The Merrick Chorale — a community favorite — will make its return to the stage this holiday season, following a hiatus last year amid the coronavirus pandemic.
Under the new musical direction of Cantor Dan Rosenfeld, of Temple Beth Am in Merrick, the group is looking to recruit new members as it plans performances in the coming months. It is now scheduled to perform on Dec. 19, at 2:30 p.m., at the Freeport Memorial Library.
Rosenfeld is a classically trained musician who earned a music degree from Hamilton College and his cantorial degree from Hebrew Union College. He has been familiar with the chorale, and known its former directors, for many years.
“My connection to the group began roughly 16 years ago,” Rosenfeld said. “I had brought the Temple Beth Am adult choir to the Brotherhood Concert.” The Brotherhood Concert is a large, multi-background performance that takes place around Thanksgiving and usually features music groups from local school districts.
“I knew people there from a church in Manhasset who were part of the Merrick Chorale,” Rosenfeld explained. “The connection grew, and within the last five or six years I was invited to sing with them a few times.
“I am looking forward to it,” he added of his new leadership. “I perform religious music, but the group is very into performing music in medical and interfaith settings. I am very much into doing interfaith music.”
The chorale was founded in 1981, and Barbara Picard, the group’s librarian, was one of its original members. “There was a Merrick Symphony,” Picard recounted. “Charles Gouse, who was their leader and the music director of the North Shore School District, wanted to perform the Verdi ‘Requiem.’”
Verdi’s “Requiem” is “generally performed with a huge chorus,” Picard said. “They decided if it was the Merrick Symphony, they ought to have a couple of Merrick singers. They had the first meeting in September of 1981 at the Brookside School. The rest is history.”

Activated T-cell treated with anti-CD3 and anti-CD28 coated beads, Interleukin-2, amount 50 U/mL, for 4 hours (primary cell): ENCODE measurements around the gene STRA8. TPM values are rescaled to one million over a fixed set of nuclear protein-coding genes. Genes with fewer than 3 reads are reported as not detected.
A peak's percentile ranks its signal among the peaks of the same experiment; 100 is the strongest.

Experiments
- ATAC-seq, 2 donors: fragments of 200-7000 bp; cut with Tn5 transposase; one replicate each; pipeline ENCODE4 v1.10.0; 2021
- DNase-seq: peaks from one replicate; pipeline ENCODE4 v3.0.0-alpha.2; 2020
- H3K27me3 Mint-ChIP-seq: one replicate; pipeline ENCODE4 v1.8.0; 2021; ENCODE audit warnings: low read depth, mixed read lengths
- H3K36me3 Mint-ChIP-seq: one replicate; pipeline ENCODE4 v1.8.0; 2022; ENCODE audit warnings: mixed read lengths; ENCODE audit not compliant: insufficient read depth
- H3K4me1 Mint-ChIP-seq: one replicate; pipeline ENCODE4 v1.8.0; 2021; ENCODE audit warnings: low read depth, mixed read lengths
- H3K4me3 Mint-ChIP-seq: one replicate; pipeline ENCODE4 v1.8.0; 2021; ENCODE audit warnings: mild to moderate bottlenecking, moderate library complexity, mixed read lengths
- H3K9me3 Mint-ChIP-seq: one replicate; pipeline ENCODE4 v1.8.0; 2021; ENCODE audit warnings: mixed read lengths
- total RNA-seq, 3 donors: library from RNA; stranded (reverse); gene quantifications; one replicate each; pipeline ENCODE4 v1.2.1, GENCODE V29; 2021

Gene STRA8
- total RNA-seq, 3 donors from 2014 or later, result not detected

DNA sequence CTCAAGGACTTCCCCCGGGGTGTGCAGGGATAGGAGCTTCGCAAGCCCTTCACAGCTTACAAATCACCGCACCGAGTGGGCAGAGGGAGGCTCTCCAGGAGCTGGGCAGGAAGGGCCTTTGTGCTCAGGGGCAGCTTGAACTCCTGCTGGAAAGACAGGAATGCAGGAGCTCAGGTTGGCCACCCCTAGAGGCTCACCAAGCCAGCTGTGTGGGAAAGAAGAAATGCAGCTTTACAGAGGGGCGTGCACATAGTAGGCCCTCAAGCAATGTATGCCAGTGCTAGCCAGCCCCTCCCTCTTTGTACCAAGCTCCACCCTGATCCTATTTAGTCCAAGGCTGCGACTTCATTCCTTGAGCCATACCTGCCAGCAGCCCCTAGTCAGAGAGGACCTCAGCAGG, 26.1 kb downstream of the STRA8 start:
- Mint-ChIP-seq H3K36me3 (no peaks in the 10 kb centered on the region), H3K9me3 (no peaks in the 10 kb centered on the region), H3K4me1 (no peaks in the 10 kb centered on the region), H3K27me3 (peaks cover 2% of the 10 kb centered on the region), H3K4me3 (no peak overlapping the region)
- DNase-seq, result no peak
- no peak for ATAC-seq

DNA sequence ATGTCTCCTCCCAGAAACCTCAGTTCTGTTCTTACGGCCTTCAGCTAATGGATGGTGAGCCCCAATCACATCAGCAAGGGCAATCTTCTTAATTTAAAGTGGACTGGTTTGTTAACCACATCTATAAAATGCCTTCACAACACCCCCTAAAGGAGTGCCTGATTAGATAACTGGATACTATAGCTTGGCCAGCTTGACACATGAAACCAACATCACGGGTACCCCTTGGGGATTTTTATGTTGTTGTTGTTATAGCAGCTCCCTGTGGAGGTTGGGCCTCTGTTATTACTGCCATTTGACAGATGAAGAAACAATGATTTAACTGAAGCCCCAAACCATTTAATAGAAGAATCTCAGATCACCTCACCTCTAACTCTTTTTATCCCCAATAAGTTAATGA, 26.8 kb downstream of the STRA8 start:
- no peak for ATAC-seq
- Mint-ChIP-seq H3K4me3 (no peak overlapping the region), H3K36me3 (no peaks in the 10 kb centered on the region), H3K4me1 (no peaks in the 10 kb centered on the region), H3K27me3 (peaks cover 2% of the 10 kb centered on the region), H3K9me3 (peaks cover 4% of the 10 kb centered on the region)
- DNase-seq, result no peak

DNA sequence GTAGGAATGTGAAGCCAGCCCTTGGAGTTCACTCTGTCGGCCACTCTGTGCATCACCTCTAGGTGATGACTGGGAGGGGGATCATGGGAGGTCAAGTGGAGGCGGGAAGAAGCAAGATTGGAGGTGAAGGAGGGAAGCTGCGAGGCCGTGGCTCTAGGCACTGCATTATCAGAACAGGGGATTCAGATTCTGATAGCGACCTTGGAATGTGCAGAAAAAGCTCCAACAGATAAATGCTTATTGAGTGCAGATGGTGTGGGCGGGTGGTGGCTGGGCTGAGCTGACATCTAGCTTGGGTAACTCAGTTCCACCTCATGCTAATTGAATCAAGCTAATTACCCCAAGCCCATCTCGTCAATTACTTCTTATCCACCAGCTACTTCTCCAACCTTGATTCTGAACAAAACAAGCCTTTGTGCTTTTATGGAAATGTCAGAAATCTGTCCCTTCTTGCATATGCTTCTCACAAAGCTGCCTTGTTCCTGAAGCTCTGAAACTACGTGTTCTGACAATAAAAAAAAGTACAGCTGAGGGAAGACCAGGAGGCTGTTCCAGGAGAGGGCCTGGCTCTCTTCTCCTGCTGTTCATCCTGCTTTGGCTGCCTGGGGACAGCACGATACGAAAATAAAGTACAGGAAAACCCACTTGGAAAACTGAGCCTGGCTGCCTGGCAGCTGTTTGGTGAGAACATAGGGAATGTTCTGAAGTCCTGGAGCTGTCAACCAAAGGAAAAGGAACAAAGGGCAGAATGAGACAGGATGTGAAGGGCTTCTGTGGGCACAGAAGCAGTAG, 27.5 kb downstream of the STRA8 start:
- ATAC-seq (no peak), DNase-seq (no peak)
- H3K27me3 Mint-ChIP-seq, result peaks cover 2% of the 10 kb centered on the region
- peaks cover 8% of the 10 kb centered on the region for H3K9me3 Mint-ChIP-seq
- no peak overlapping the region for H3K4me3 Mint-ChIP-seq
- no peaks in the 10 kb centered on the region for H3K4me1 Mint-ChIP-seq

The chorale currently has about 15 members, and the hope is that it will expand in anticipation of upcoming performances. “We always had a holiday concert at the North Merrick Library,” Katherine Tiffany, the group’s president, said. “We had done a classical concert at St. Jude’s Episcopal Church in Wantagh. We’re looking to expand that — maybe go into nursing homes, assisted-living facilities and other places as well.” The chorale is usually accompanied by a pianist, and sometimes a guest musician sits in as well.
The group has performed a variety of music over the years, including classical pieces, Broadway favorites, light opera and pop. Just before the pandemic, it had a concert of Disney music. Moving forward, Tiffany said, it will likely do more lighter classical pieces.
Rosenfeld added that the chorale has also performed religious pieces — a tradition he hopes to continue, as its members are from varying religious backgrounds.
“The directors have always brought Jewish music to the group,” he said. “This is a tradition I’m going to continue, and our repertoire will reflect that. This is a chance for me to realize and take forward my endeavors in interfaith music — and serve the community with music.”
Picard noted that the chorale has had the opportunity to take part in a few unique performances. “One year, Andy Williams — or maybe his manager — was looking for backup singers” for an upcoming concert, Picard recalled of the late popular music legend. “He wanted a local chorus, and whoever they had been speaking to thought of the Merrick Chorale.”
In addition to Williams, the group has also performed with Paul Anka and Kenny Rogers.
Picard spoke highly of the chorale’s performances. “I think I’m unusual in that I enjoy learning music — I enjoy the act of learning a piece,” she said. “And in all the years that we’ve been performing regularly — a classical concert every year — we have never repeated anything.”
The group expects to begin rehearsing again in October, on Tuesday nights from 7:30 to 9:30, at Temple Beth Am. New members are welcome, although Tiffany suggested that they call her in advance. She can be reached at (516) 578-7555.
The chorale has members of all ages. “We prefer adults, so 18 and older,” Tiffany said. “The only real requirement is that they love choral singing.”
“You just pay attention to the music — it’s all because of the music,” Picard said. “It’s the act of singing and learning with the others, note by note. I would’ve never had the opportunity to learn this music if not for the Merrick Chorale.”